Silenced weapons are often used by members of the special forces.
Anyone who has watched a James Bond film or any movie involving special forces incursions is familiar with gun silencers. More accurately known as gun suppressors, silencers have evolved over the decades alongside their firearm counterparts. Responsible for more than simply lessening the sound of gunfire, silencers are an essential piece of equipment when stealth is needed.
Firearm Sound Creation
The notion of a firearm “silencer” is a misnomer, as no firearm can be completely silenced. The term “suppressor” is far more accurate.
There are four types of sound created by a fired weapon. The first is the mechanical sound of the pin striking the round, followed by the chambering of a new cartridge. The second is the rapid expansion of combusted gases emerging from the muzzle, creating the characteristic “bang.” The third is created as the bullet surpasses the speed of sound after leaving the barrel, creating a miniature sonic boom. The fourth is the sound a bullet makes as it travels through the air.
The first sound type (mechanical) is usually too quiet to earn the effort of suppression. The third type (sonic boom) cannot be suppressed, with the exception of using subsonic ammunition. The fourth type (bullet travel) also cannot be suppressed, due to the nature of fluid dynamics. However, the second type can be suppressed with the proper equipment.
The basic suppressor “can” is screwed onto the muzzle of a firearm, containing a multitude of small metal pockets and holes throughout. As the rapidly expanding gases explode out of the muzzle, they are compressed in the maze of tubes and released in a controlled arc away from the shooter. A significant portion of the sound energy is converted into heat, in accordance with Newton’s Law of Thermodynamics.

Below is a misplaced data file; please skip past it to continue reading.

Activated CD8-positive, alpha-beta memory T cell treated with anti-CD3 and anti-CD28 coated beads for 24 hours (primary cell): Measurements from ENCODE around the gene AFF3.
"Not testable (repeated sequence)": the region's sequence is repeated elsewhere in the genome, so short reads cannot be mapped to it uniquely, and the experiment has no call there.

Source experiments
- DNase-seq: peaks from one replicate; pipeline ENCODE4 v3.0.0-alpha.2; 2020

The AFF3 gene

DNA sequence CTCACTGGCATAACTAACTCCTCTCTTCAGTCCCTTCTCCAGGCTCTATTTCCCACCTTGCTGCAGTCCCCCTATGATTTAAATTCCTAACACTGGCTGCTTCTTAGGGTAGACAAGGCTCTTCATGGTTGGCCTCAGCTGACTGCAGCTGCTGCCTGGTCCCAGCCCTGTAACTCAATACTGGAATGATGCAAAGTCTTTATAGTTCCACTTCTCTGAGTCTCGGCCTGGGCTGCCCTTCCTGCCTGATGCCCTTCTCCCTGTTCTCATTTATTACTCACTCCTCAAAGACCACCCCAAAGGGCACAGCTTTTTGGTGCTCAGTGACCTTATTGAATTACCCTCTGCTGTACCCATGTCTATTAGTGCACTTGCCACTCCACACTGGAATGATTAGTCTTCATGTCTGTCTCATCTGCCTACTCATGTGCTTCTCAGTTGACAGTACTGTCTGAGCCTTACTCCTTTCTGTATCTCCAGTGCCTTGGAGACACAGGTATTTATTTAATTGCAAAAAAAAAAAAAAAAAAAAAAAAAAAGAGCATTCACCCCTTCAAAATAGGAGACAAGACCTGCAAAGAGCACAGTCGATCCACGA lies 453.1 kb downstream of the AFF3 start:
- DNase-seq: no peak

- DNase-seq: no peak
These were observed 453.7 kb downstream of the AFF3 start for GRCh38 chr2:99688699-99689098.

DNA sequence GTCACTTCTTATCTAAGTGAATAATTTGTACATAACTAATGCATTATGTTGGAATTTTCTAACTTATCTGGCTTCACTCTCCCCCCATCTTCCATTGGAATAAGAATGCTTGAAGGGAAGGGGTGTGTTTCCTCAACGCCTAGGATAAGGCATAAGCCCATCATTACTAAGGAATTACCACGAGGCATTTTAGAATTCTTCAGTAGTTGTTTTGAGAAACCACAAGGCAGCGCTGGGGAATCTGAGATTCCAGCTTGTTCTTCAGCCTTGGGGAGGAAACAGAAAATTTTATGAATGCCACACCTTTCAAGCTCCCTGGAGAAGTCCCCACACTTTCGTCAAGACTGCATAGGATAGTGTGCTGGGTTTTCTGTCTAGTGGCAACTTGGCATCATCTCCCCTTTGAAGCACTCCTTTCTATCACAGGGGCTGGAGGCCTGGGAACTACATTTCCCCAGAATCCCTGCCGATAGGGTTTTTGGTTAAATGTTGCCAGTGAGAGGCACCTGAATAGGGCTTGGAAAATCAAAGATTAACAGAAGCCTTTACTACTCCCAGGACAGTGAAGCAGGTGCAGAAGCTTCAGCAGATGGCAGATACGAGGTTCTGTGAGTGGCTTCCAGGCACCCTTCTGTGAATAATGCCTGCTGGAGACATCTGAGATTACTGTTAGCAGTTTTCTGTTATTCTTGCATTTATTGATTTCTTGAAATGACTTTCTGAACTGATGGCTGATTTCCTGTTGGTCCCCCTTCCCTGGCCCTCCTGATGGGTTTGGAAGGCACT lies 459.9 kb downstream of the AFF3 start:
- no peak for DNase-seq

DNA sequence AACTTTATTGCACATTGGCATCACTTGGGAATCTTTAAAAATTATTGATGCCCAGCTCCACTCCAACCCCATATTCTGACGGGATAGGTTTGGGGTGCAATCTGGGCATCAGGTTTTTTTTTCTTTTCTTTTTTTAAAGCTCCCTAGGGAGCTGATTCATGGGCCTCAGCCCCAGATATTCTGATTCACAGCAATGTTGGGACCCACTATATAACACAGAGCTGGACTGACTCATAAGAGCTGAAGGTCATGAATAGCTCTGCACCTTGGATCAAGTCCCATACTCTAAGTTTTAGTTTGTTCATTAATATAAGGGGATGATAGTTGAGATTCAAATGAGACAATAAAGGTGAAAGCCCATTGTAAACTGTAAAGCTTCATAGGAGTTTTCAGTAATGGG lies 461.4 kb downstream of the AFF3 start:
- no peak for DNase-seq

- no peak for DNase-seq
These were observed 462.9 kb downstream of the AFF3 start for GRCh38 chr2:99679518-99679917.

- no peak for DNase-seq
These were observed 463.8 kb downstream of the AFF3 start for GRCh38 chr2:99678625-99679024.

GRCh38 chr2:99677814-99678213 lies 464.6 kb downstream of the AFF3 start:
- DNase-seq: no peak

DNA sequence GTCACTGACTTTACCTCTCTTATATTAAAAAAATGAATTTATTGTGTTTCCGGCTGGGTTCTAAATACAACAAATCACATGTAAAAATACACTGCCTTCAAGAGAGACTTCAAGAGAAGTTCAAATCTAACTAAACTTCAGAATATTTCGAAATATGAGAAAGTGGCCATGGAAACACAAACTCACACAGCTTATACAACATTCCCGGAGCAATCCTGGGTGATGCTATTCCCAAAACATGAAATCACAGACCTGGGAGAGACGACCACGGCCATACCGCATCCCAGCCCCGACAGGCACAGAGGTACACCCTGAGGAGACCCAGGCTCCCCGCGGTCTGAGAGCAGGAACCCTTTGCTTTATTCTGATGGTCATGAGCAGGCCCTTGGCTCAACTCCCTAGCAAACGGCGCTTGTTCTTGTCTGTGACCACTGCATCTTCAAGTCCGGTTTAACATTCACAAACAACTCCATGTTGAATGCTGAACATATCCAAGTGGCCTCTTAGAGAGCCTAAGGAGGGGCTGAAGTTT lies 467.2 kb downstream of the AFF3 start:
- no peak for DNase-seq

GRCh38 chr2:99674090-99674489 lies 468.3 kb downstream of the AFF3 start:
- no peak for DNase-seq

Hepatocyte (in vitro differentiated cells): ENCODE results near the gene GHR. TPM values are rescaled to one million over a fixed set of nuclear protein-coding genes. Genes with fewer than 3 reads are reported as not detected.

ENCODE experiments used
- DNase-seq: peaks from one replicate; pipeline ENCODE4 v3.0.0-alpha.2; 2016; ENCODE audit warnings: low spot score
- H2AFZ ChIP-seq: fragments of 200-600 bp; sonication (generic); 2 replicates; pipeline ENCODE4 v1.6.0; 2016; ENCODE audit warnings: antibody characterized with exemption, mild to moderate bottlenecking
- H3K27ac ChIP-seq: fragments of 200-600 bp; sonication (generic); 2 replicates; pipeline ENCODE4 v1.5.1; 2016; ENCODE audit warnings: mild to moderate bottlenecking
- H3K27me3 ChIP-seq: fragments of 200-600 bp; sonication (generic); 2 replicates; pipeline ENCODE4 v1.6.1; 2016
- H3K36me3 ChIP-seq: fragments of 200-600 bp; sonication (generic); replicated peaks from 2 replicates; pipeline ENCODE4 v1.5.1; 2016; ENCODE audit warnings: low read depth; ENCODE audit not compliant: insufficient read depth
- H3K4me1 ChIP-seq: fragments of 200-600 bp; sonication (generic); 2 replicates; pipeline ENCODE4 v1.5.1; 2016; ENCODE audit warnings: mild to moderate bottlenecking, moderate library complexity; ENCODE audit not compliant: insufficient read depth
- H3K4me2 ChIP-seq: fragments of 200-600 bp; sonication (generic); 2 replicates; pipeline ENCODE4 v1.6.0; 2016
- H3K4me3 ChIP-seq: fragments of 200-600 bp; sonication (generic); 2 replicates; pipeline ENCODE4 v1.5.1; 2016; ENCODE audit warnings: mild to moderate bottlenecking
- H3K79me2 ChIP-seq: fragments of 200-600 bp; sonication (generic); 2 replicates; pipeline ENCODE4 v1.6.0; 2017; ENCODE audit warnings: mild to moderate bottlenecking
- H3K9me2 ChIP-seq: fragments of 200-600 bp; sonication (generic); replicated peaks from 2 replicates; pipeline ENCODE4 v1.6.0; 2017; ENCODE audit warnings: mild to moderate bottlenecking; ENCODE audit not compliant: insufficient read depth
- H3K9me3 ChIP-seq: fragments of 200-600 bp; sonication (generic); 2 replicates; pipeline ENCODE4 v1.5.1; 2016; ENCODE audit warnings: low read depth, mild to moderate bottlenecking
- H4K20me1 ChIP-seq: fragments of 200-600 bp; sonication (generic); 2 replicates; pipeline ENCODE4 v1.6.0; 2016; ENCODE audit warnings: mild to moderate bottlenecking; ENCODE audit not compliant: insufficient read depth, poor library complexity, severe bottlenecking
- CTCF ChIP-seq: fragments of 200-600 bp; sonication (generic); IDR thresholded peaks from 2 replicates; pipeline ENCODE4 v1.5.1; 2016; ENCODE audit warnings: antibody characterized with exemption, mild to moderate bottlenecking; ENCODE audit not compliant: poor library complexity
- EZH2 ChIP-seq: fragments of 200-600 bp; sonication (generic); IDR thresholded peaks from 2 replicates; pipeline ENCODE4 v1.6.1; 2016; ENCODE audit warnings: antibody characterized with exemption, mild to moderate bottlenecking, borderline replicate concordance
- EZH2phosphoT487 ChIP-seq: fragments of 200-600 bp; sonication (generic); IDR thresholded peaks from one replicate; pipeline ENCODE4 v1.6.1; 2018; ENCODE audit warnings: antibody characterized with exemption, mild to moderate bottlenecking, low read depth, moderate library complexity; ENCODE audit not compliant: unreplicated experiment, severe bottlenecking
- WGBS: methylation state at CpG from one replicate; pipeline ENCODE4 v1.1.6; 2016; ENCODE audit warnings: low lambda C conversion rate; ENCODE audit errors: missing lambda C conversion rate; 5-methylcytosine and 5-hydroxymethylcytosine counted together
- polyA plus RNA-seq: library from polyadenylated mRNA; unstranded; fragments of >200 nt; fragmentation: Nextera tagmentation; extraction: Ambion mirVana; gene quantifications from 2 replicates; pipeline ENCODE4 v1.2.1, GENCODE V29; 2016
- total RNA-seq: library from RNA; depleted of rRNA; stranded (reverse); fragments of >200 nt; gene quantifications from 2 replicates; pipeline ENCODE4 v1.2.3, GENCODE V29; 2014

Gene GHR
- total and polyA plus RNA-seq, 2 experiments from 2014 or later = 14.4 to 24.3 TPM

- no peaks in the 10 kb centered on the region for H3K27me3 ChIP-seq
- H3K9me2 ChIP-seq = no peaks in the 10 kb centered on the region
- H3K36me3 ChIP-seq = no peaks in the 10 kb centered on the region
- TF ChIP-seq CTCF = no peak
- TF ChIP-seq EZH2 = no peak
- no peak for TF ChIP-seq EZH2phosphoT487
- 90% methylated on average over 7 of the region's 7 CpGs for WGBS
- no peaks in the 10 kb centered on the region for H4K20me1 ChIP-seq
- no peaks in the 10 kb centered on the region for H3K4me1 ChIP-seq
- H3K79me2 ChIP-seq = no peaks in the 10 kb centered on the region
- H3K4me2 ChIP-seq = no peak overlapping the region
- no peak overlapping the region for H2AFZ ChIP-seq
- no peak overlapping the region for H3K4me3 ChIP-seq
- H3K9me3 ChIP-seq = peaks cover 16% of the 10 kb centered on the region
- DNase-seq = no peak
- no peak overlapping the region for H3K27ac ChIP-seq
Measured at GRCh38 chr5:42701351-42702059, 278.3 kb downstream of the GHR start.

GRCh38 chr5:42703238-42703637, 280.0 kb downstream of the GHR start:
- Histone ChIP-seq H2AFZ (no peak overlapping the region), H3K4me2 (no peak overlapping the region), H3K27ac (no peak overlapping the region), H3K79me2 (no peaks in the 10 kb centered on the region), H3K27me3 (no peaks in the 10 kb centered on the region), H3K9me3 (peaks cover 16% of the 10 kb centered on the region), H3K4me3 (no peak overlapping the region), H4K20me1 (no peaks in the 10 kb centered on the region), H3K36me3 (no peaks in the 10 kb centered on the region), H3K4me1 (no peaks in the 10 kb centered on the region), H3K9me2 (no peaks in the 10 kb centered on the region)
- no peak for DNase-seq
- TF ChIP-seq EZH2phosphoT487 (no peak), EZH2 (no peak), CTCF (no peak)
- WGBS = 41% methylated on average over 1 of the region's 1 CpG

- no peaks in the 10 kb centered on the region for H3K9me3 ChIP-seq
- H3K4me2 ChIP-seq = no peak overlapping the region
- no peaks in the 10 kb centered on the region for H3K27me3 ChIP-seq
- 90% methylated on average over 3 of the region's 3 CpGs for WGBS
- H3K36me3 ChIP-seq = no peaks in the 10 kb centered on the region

The resulting sound produced can be 18-32 decibels (dB) quieter with supersonic ammunition and 40 dB quieter with subsonic ammunition.
Suppressors can reduce the recoil of a firearm by up to 30 percent, acting as a highly efficient muzzle break. This characteristic of suppressors allows for longer training periods and less shoulder injury due to frequent practice with high-caliber weapons.
Suppressors also significantly decrease muzzle flash, which is the burst of light created by the combusting gases exiting the muzzle. This characteristic of suppressors has obvious applications in nighttime warfare, particularly for snipers.
Suppressors are used by special forces entry teams, as the devices allow for greater control and the elimination of ear protection. The specific sound created by suppressed weapons is more difficult for enemies to pinpoint and acts to distinguish enemy gunfire from that of friendly units.
Military snipers often use suppressors due to the high-caliber weapons they must fire, as well as for the substantial decrease of muzzle flash. Urban police forces also outfit sniper teams with suppressors, as a suppressed shot is less likely to attract public relations issues.
Suppressors are available to American citizens of certain states. The possession of such a device requires a $200 fee paid to the United States government, a background check and the signature of a chief law enforcement officer. After these conditions are met, a suppressor can be purchased from an authorized Type III weapons dealer.